• Changes the name of the Office of Electronic Government (E-Gov) to the Office of the Federal Chief Information Officer.
  • Changes the name of the Administrator of the Office of E-Gov to the Federal Chief Information Officer.
  • Streamlines the coordination of federal information resources management policy within the Office of Management and Budget (OMB) to include the perspective of both the Office of Information and Regulatory Affairs and the Office of the Federal Chief Information Officer.

Section 7. Data Inventory and Planning.

  • Requires agencies to use existing resources to develop, maintain and regularly update an Enterprise Data Inventory of data assets – and to make these inventories available to the public.
  • Establishes a process to determine what data is made public and what data must necessarily be kept non-public.
  • Requires agency CIOs to make Enterprise Data Inventories available to other agencies and the public, to protect information contained therein, and to update their contents regularly.
  • Enhances agency responsiveness to customer feedback by creating an exception to the Paperwork Reduction Act to reduce overhead costs of agency use of data for electronic, voluntary, and low burden efforts to collect customer feedback whose results are summarized online.
  • Requires OMB to create an online repository of best practices and other tools to assist agencies to adopt open data practices.
  • Requires agencies to use existing data to review their operations and ensure that the data to conduct the review is published on their website.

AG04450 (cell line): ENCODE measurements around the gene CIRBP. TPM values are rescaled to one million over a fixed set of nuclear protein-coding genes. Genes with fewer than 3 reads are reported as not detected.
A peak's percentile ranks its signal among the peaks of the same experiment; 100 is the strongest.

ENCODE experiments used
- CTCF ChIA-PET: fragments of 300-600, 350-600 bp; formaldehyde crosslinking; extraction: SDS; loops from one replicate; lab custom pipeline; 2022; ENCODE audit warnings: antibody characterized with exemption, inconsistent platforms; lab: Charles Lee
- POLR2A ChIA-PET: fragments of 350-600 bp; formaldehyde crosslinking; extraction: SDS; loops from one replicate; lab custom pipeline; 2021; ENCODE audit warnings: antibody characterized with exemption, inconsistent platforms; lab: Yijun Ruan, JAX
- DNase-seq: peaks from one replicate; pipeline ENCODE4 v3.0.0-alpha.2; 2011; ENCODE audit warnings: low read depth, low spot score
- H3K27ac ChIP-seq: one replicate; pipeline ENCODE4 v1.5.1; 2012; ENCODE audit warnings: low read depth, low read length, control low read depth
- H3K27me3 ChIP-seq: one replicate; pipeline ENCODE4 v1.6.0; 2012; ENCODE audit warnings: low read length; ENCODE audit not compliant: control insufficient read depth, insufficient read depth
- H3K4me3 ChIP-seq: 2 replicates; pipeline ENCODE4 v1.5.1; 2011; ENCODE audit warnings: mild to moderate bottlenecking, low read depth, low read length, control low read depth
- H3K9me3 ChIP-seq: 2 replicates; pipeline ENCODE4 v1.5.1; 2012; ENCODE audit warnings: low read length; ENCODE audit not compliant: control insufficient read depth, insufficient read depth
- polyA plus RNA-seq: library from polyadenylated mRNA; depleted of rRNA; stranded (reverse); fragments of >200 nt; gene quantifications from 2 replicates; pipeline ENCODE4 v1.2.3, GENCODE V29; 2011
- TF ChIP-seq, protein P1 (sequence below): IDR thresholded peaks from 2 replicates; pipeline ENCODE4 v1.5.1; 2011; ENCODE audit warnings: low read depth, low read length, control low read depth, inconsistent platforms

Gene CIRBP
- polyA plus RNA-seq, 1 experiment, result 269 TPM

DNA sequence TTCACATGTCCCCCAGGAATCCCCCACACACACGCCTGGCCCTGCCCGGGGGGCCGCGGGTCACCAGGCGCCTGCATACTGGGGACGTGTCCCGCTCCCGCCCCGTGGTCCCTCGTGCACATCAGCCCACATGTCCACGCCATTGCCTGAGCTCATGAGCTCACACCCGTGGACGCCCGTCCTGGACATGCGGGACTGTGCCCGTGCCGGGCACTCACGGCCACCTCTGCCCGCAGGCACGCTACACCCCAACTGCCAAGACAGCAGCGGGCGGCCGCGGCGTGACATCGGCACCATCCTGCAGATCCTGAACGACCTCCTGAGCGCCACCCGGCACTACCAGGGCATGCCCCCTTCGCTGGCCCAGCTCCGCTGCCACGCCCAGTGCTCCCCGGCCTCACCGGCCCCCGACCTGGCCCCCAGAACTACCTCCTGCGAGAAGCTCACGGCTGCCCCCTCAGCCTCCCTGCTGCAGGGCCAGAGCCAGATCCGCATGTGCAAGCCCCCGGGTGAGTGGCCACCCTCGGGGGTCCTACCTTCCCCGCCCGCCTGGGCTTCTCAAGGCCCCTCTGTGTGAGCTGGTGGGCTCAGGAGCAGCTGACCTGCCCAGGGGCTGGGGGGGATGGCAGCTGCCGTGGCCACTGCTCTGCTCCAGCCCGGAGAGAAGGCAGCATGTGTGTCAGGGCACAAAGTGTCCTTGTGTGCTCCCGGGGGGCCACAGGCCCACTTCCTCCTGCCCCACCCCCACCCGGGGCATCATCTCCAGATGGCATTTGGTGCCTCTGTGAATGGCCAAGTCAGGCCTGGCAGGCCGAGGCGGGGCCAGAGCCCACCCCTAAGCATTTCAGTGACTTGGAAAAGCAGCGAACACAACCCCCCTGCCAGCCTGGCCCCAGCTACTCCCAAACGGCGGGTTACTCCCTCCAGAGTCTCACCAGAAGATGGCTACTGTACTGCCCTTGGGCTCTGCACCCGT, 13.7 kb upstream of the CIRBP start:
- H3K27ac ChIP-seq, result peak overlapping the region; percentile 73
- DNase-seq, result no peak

• Requires OMB to issue a compliance report one year after the date of enactment and every two years thereafter.
  • Requires GAO, within 2 years of enactment, to report to Congress on the value of making additional government data publically available.

Section 8. Technology Portal.

  • Provides a single public interface online (currently Data.gov) to share all open government data assets with the public and government agencies.

Section 9. Enhanced Chief Information Officers and Chief Information Officers Council Duties.

  • Expands the role of federal CIO’s to to ensure the adoption and success of open data practices across the government.

 

file:///C:/Users/SLWalker/AppData/Roaming/SoftQuad/XMetaL/7.0/gen/C/Program Files/XMetaL 7.0/Author/temp.xml – toc-HC90AC78611E34852B169E5F1C7271BAESection 10. Evaluation of Agency Analytical Capabilities.

  • Requires OMB, one year after enactment, to issue guidance to each agency to assess their use of data assets to support decision-making, cost savings and performance. Two years after enactment, each agency CIO shall then submit a report to Congress and OMB on this review. Three years after enactment, GAO shall submit to Congress and OMB a summary of findings, trends and recommendations for improvement.
  • Provides requirements for the review.

Section 11. Effective Date.

  • Requires the amendments made by the Act shall take effect 180 days after enactment.